Now, back in January of 1918, that there was a real winter.
Any old timer who wants to scoff at weather as it is this month in the Calumet Region, and who actually lived in the region in 1918, has a right to brag.
Because back in January of 1918 there were 42.5 inches of snow in 31 days. And three feet of that snow actually fell within 10 days.
A hike back to the pages of the Lake County Times, forerunner of The Hammond Times, for that month shows Jan. 7, 1918 headline reading:
"Raging Blizzard Holds Region in Bondage. Existing Weather Records Broken."
THE FRIGID column tells of 40 miles-per-hour winds and complete tie-up of transportation facilities with the added note, "Even Autos Are Useless, Trains Stalled, Intenrbans Are Dead."
The next day's edition tells of residents and businessmen digging out with "Snow waist high along main thoroughfares."
Then, on Jan. 9, the headlines say, "New Blizzard Is Headed This Way from West. Storm Is To Eclipse The Other."
On Jan. 10, the woes of the blizzard were multiplied with residents, business and industries alike facing a coal famine.
Nine out of 14 coal yards were reported out of the fuel with the remaining five taking orders for as much as two weeks ahead.
"Women carry coal in bags, baskets and even baby carts," the reporter reported.
AGAIN, on Jan. 11, 1918, the headlines screamed, "Blizzard Blasts Local Traffic, Hopes Anew." It was at this point that the scribes counted up three feet of snow in 10 days, important enough news to keep the then bogging-down world war contained to lesser headlines.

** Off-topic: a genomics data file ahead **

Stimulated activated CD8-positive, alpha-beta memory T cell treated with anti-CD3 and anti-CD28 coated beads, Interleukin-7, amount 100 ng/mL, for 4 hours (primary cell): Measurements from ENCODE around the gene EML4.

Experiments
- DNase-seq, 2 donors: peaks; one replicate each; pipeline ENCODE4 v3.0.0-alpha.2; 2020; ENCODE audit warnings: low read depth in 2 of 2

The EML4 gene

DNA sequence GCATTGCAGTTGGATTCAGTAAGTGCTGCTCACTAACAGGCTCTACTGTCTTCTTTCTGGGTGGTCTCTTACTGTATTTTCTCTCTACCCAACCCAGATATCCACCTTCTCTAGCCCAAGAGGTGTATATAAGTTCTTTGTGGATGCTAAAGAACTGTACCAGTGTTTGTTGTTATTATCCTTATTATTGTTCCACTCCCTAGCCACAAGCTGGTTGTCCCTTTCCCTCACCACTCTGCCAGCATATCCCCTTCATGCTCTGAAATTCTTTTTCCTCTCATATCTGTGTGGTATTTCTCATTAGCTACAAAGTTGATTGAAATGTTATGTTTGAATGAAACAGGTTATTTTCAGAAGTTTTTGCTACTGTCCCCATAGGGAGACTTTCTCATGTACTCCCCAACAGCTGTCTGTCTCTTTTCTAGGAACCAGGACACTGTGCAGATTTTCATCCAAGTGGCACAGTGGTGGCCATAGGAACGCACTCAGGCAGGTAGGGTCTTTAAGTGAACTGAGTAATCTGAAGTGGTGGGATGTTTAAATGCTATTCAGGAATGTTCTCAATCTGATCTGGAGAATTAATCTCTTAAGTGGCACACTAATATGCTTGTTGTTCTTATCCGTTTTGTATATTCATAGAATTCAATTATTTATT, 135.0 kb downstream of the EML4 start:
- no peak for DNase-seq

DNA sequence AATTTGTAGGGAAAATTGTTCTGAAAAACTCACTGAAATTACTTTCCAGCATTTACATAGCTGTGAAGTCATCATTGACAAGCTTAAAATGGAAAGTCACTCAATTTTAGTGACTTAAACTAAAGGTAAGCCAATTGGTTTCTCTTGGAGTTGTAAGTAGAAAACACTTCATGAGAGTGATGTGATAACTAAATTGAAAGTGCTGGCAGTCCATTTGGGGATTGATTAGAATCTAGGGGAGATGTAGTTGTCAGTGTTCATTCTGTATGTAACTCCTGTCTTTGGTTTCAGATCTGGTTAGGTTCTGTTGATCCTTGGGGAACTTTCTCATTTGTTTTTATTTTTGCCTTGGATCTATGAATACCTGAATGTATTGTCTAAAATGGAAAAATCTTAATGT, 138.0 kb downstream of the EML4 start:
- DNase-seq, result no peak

The following day, Jan. 12, the new headlines still carried the words "Savage Blizzard Grips Region. Gale's Ferocity Breaks All Records. Cities Buried in Snow Drifts."
"Never in the history of Lake County, at least since it became a part of civilization, have such scenes been witnessed," scribed the scribe.
Following a milk shortage "scare" on Jan. 14, the Jan. 15 paper noted, "30,000 Men in Lake County Are Idle, Shut Down of Plants Storm Echo."
It noted steel production at a standstill as Washington officials ordered coal rushed to the region and commented on "five years fall of snow in 10 days."
On Jan. 16, a reporter found an old-timer and quoted, "Jacob Schloer, the veteran Hammond shoe dealer says that the last storm to compare with the one just over was in 1884 when his store was destroyed by fire."
The digout account stated "Citizens armed with shovels from kitchen stove size to long handled spades dug their way in gangs of 10, 15, 20, and 25 through the center of streets drifted four feet deep.
"One saloon keeper didn't bother to open up. His beer was all frozen solid."
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